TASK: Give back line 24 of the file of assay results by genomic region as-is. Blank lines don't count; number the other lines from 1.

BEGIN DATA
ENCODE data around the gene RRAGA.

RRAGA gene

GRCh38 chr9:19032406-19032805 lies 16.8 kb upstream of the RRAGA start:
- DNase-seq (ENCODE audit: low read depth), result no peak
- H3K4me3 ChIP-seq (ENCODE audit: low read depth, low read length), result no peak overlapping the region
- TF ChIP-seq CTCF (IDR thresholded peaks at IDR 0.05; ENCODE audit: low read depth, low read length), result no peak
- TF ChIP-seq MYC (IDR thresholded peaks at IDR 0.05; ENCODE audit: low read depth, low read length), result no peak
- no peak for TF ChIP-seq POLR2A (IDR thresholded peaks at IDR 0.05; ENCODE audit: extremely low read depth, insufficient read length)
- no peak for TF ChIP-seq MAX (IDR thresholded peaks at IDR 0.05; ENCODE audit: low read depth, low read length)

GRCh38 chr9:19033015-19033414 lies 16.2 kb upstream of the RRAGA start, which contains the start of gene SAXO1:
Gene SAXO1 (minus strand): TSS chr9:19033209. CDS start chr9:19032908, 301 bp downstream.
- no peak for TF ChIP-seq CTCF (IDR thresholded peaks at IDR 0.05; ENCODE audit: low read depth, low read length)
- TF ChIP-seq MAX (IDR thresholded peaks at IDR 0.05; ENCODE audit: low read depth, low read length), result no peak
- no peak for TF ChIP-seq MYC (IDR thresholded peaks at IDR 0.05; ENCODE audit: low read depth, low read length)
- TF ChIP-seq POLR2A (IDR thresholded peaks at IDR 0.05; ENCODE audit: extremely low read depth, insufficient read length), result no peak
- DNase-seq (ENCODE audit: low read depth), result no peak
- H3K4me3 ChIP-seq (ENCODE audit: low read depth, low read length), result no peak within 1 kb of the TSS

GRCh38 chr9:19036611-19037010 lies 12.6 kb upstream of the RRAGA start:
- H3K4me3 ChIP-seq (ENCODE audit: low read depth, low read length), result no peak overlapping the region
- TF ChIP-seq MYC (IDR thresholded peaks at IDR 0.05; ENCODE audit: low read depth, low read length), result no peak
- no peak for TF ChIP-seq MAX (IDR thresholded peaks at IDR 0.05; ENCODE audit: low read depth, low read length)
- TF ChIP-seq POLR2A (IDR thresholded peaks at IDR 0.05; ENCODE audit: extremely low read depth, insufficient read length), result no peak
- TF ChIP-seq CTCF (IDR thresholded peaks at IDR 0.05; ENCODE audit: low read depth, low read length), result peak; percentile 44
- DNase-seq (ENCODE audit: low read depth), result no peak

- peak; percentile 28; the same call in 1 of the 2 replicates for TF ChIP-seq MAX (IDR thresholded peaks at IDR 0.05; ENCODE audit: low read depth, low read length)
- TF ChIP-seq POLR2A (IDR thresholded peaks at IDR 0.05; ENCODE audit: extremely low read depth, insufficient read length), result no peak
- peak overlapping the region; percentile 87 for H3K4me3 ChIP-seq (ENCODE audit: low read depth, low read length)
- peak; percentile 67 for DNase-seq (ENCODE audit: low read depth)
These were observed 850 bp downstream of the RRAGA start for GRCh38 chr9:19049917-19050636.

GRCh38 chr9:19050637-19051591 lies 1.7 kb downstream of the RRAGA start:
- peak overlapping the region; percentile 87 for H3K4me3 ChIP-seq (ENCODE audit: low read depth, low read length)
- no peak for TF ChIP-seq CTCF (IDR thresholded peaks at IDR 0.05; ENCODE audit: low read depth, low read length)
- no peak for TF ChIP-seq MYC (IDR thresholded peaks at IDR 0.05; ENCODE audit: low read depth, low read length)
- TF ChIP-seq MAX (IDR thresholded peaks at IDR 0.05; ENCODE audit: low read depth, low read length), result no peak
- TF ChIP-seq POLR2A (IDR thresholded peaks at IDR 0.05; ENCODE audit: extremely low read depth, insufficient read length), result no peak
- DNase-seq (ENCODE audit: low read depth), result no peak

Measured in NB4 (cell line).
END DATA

- DNase-seq (ENCODE audit: low read depth), result no peak